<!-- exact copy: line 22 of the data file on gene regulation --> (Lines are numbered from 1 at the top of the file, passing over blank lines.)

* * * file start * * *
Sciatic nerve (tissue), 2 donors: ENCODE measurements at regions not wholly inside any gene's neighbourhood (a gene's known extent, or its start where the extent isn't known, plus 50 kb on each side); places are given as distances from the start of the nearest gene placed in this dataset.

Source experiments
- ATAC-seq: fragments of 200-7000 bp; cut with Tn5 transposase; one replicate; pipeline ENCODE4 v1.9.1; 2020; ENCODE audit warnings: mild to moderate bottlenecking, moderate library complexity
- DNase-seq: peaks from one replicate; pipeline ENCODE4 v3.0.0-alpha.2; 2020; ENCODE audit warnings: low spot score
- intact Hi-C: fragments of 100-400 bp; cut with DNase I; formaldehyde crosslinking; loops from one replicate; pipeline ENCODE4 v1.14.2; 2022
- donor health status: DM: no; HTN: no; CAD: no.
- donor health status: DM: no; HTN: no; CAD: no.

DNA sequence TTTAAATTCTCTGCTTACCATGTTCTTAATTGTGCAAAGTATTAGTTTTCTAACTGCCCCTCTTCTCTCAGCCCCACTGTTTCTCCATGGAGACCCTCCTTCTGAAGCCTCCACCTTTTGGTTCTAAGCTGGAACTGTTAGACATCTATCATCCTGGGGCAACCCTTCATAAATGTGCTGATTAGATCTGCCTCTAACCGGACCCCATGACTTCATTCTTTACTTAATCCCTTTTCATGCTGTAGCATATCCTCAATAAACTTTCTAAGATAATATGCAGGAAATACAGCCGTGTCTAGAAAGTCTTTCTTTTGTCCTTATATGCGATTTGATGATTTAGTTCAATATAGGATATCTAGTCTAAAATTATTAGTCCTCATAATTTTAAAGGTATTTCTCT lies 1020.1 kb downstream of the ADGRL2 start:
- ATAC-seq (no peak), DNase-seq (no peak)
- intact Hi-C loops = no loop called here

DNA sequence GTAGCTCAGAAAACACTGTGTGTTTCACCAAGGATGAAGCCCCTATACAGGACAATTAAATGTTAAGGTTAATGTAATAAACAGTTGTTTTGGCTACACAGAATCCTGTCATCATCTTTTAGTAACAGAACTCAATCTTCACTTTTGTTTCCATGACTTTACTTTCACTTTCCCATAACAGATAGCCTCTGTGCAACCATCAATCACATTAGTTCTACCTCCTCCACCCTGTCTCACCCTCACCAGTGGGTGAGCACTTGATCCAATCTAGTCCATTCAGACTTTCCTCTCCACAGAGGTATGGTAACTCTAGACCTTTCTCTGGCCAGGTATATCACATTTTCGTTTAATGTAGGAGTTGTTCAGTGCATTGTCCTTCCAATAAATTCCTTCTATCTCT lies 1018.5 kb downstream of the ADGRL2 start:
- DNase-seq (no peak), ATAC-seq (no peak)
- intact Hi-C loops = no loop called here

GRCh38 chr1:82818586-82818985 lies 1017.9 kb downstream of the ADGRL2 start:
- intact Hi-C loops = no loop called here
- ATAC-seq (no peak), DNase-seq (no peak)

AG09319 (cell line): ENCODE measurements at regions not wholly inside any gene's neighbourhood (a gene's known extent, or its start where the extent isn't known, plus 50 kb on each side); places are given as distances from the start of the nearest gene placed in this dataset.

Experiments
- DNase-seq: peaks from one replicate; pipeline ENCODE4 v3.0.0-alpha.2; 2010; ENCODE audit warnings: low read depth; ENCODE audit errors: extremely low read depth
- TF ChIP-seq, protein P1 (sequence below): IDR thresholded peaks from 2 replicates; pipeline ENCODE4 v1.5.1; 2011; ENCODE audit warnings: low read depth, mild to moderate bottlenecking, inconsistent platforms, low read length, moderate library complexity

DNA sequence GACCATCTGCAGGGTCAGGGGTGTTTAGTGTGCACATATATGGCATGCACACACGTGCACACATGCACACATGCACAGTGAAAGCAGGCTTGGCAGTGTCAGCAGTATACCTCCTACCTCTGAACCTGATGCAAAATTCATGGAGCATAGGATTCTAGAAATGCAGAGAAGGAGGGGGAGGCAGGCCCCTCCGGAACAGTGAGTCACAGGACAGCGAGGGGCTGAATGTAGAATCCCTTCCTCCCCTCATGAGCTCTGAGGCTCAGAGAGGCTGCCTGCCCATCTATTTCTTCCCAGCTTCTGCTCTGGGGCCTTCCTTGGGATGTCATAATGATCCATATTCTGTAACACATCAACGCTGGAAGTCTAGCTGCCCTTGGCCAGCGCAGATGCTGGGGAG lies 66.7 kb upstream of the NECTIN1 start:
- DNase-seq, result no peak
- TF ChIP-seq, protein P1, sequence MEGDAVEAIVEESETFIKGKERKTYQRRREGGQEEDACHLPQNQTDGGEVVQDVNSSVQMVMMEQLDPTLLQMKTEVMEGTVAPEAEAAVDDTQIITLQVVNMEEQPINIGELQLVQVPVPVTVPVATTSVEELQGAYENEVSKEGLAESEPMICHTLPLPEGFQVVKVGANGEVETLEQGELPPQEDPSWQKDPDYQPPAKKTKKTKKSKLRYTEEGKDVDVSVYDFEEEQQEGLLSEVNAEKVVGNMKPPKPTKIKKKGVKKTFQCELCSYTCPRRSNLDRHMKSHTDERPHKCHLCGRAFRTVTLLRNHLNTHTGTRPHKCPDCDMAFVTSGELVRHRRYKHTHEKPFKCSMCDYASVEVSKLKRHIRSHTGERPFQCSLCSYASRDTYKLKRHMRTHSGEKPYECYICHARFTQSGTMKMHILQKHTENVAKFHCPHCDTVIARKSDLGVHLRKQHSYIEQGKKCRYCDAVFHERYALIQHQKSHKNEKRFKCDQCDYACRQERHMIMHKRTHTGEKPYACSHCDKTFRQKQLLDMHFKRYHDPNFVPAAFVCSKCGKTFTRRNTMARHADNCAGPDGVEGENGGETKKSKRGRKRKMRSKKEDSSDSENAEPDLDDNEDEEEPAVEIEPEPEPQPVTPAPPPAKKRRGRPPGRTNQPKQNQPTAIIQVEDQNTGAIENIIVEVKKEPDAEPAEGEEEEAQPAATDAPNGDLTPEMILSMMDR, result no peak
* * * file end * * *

- DNase-seq, result no peak